Newark’s most recent passage through history can be defined by traceable relationships of capital flow, urban renewal/revitalization, urban decay, and forms of resistance. From the viewpoint of land dispossession, Newark has a long and varied history with many phases of decay. We are only witnessing its most recent. This is the effect of the market, but on the other hand, is a response to it. In Newark, decay seems responsive to the system itself, where in the face of urban development, fake façades crumble in front of the authenticity of art produced by those from here. Piecemeal revitalization in Newark takes place today. One has the clear impression that the capital accumulation needed for such revitalization leads to forced displacement and even more decay.
Newark tells the reality of the whole system—of the decay and the cracks. Sampson and the five Newark artists presented here are witnesses to the city’s change with an acute sensitivity. They possess what others seek.
KEVIN BLYTHE SAMPSON
Kevin Blythe Sampson is a retired Police Detective where he worked as a Composite Sketch Artist for a New Jersey Police Department in Scotch Plains. In the presence of found objects, Sampson works with what the dominant system labels useless. He lives a life of magic. His work is a reclamation of soul from the deepest parts. This soul is undivided from politics, yet this soul remains unseen by the dominant system. This is Sampson’s insight, and it comes from the inside.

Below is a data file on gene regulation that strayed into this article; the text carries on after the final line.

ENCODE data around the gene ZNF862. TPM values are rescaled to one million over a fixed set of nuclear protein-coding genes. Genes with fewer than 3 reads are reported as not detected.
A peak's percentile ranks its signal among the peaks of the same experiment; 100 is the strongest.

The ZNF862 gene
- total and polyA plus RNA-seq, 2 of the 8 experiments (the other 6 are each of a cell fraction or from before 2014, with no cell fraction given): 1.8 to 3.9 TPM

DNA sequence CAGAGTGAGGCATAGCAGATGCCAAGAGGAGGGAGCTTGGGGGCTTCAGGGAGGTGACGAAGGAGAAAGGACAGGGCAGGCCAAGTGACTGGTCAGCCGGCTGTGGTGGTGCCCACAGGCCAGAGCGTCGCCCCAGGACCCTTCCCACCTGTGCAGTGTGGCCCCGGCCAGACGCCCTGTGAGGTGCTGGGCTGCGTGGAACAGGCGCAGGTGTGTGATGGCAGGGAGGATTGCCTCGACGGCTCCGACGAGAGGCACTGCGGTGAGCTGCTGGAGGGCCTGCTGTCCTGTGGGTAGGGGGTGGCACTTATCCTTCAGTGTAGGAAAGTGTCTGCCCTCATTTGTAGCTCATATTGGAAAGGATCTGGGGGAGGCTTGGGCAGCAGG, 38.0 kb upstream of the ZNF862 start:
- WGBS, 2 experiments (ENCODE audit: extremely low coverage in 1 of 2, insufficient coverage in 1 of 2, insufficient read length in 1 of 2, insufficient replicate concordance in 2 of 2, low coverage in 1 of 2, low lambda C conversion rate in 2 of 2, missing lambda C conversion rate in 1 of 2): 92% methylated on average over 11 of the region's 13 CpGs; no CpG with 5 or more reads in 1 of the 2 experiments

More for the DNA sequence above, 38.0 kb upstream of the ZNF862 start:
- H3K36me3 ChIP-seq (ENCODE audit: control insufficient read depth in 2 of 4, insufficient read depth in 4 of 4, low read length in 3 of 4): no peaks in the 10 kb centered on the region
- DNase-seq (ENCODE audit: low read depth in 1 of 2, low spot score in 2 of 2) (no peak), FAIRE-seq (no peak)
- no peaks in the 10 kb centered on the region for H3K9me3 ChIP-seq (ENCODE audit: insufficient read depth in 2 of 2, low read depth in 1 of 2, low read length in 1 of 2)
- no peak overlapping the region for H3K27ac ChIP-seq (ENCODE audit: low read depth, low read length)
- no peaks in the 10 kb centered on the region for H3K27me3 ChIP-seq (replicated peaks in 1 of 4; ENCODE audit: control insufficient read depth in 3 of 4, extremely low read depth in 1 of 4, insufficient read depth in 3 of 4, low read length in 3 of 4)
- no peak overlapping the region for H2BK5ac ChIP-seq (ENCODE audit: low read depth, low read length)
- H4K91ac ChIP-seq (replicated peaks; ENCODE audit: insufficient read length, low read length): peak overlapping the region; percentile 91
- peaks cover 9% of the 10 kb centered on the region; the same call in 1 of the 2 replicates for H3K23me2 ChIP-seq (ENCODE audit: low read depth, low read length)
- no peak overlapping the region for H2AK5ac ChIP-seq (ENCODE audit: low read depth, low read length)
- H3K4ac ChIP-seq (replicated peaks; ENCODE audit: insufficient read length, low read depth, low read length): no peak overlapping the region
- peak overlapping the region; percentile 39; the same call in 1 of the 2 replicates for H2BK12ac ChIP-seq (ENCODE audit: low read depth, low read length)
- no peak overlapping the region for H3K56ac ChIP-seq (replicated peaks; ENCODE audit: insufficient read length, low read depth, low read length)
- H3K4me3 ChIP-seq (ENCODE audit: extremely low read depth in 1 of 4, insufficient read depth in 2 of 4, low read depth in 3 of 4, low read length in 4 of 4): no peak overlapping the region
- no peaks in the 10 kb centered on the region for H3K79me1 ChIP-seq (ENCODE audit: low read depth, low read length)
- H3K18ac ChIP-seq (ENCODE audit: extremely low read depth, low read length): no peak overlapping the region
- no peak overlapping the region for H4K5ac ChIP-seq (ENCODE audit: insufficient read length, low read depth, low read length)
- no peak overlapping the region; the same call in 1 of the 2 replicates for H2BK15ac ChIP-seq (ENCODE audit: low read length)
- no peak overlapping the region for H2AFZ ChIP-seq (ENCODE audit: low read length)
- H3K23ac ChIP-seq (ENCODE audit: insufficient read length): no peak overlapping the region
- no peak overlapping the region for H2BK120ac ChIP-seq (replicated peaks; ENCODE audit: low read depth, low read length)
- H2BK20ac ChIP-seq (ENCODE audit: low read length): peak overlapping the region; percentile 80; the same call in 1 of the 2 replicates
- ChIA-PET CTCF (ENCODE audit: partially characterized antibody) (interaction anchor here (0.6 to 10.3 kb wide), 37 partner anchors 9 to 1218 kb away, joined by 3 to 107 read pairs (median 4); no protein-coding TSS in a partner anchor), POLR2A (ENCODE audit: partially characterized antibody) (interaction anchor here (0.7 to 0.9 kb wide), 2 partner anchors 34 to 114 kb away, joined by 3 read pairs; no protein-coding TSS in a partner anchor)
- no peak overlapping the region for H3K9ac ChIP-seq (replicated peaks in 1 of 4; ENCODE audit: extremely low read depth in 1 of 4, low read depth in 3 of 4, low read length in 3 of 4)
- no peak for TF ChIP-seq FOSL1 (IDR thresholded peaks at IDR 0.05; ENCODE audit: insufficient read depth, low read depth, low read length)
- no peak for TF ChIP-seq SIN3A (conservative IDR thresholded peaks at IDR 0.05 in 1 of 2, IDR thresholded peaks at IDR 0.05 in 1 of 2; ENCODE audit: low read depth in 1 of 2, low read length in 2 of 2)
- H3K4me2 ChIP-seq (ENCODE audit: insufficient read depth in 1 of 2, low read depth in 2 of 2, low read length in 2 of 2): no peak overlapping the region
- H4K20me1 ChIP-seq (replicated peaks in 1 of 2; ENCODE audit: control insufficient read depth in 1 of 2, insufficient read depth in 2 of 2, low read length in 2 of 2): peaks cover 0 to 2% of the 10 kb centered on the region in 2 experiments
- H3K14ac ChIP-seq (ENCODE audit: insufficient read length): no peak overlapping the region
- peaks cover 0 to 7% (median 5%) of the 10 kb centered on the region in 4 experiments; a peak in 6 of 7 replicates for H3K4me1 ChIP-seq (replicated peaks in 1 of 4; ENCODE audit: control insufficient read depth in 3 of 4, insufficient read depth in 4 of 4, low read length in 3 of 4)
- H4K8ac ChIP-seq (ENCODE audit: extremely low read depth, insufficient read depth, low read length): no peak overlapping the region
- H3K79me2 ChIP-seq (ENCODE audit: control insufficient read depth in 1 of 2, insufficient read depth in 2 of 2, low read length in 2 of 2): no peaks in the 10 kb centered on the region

The deformation and destruction of Newark’s social relations is an objectification that also occurs elsewhere, especially in cities. It is a form of taking people away after real estate and money, and absorbing everything and everyone into an abstract, dead simulacrum of value (we became used to calling it “economy”). Sampson undoes such an objectification through an assemblage that gives back a relation of reality and memory to his found objects. His work unthaws the ice.
The work of Sampson is an unearthing of a spirit world that is actually looking for him. This power, reclamation, and performative act takes the form of ships, cathedrals, and even whole yard shows—the latter of which were a once common social activity in the rural Deep South during the 20th century. Sampson’s process, and his life’s work, is to find objects and bring them back to their value that an overarching power does not even recognize, like discarded pieces of wood, strings, and bones. This agency given to the object is tied to the spiritual power of the American Hoodoo practice that stems from the African diaspora. This mobility conjures magic, rootwork, and healing for the reality of life in the African-American culture.
Sampson possesses an ability to sense the lineage of historical presence, both personally close and ancestrally far. Late last year, during his Artist-in-Residence in New Orleans, Kevin visited the African-American Holt Cemetery where graves rest above ground. Almost immediately overwhelmed by the spiritual power of the cemetery, Kevin described a buzzing in his head and a “sorry in his heart.” But he did not fear the place, and says “it felt like home.” At the cemetery, he spoke with a man from Georgia who was tending the graves and who reassured Kevin that those buried in the cemetery like to be visited and spoken to. Shortly after, Sampson called his mother to tell her about his experience. His mother answered that she and Sampson’s father were in that same cemetery many years before—and that to Sampson’s astonishment—his father, being in that same place, had had the same felt experience as Kevin. The father of Kevin, previously in Holt too, felt that “the spirits were surrounding him and he couldn’t breathe.” Kevin knew he had been there before. The past is so strong that Sampson knows its feeling in the present.